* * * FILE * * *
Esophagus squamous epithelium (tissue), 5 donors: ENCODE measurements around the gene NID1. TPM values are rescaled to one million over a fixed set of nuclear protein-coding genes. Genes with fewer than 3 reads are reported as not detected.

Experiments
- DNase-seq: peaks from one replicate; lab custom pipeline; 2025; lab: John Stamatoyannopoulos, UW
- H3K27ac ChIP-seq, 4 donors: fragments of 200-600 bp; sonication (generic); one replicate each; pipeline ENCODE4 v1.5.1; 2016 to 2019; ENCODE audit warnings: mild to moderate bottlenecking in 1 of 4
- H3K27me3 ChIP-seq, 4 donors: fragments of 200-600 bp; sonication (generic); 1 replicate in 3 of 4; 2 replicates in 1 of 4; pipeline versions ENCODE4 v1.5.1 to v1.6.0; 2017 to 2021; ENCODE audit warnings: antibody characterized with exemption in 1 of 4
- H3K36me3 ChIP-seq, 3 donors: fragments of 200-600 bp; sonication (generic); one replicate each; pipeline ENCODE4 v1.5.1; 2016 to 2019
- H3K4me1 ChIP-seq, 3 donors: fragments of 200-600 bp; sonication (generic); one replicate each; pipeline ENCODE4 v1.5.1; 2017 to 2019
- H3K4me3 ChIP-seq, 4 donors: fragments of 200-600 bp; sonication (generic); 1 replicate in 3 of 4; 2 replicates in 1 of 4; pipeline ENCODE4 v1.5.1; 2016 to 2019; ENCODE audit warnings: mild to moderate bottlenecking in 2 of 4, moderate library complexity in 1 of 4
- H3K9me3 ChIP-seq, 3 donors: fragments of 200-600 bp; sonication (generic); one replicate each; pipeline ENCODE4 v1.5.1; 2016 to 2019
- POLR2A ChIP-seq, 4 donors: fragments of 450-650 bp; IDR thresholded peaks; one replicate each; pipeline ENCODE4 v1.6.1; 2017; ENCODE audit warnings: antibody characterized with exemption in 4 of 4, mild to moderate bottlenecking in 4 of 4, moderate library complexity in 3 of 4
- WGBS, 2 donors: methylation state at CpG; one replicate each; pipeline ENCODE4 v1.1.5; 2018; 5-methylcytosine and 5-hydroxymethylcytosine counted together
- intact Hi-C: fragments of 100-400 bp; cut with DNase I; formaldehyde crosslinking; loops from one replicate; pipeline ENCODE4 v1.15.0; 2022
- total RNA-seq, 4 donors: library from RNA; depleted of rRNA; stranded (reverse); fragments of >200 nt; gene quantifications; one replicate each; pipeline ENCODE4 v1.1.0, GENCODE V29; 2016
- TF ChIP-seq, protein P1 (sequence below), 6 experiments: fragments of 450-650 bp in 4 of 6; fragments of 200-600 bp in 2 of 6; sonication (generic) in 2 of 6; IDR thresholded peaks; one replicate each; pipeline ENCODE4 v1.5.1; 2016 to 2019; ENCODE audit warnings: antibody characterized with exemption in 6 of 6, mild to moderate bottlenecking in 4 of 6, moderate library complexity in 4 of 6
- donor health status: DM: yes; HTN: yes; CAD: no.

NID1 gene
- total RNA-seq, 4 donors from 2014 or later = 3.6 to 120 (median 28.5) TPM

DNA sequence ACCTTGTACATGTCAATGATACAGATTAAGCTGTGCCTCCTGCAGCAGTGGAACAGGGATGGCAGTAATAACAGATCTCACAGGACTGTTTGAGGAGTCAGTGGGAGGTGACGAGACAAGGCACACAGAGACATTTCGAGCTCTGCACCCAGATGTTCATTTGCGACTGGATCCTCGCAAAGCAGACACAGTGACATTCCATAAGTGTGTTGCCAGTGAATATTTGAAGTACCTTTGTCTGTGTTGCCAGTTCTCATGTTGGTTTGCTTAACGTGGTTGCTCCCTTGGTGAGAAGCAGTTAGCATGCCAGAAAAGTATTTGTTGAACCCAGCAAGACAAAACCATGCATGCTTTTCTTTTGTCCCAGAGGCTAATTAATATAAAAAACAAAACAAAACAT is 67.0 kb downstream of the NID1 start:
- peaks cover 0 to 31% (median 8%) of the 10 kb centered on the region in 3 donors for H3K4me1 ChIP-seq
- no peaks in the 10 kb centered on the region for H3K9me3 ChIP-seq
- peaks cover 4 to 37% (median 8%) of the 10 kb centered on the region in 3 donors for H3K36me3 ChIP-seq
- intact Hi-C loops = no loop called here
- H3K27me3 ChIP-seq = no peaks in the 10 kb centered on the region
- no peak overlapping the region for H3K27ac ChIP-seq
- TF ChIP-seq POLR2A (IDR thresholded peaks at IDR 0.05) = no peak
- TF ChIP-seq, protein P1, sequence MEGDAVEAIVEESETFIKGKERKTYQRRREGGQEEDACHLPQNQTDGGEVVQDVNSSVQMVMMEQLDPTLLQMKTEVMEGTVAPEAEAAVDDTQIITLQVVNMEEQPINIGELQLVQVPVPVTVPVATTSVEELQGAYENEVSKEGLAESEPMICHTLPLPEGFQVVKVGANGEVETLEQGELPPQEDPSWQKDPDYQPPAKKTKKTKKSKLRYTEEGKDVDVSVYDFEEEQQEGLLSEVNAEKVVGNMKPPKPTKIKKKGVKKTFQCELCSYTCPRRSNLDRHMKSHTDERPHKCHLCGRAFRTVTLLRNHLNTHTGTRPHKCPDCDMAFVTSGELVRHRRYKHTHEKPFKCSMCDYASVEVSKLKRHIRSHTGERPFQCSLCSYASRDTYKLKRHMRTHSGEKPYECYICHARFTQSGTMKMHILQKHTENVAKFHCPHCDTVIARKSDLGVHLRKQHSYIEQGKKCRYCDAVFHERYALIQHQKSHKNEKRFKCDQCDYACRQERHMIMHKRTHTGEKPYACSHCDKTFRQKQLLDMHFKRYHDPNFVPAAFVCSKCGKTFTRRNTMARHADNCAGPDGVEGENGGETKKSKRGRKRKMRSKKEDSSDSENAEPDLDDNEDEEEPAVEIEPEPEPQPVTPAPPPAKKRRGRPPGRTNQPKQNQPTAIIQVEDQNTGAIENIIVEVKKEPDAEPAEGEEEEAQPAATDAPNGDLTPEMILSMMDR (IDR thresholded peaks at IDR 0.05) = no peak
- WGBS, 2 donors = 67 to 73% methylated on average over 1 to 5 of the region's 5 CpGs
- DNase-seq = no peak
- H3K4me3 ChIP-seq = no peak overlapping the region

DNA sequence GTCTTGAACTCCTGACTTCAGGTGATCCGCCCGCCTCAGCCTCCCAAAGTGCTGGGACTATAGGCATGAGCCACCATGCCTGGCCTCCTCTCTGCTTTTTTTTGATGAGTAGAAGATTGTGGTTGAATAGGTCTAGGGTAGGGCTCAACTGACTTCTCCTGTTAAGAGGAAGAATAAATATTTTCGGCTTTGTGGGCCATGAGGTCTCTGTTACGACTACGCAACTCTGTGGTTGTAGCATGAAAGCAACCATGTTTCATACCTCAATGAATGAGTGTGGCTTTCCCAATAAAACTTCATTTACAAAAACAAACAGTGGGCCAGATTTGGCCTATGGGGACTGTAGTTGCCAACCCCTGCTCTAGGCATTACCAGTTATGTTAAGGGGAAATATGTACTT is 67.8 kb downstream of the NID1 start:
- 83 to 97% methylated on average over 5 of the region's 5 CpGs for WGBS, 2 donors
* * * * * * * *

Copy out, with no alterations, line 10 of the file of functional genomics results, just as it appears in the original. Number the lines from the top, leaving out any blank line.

- POLR2A ChIP-seq, 4 donors: fragments of 450-650 bp; IDR thresholded peaks; one replicate each; pipeline ENCODE4 v1.6.1; 2017; ENCODE audit warnings: antibody characterized with exemption in 4 of 4, mild to moderate bottlenecking in 4 of 4, moderate library complexity in 3 of 4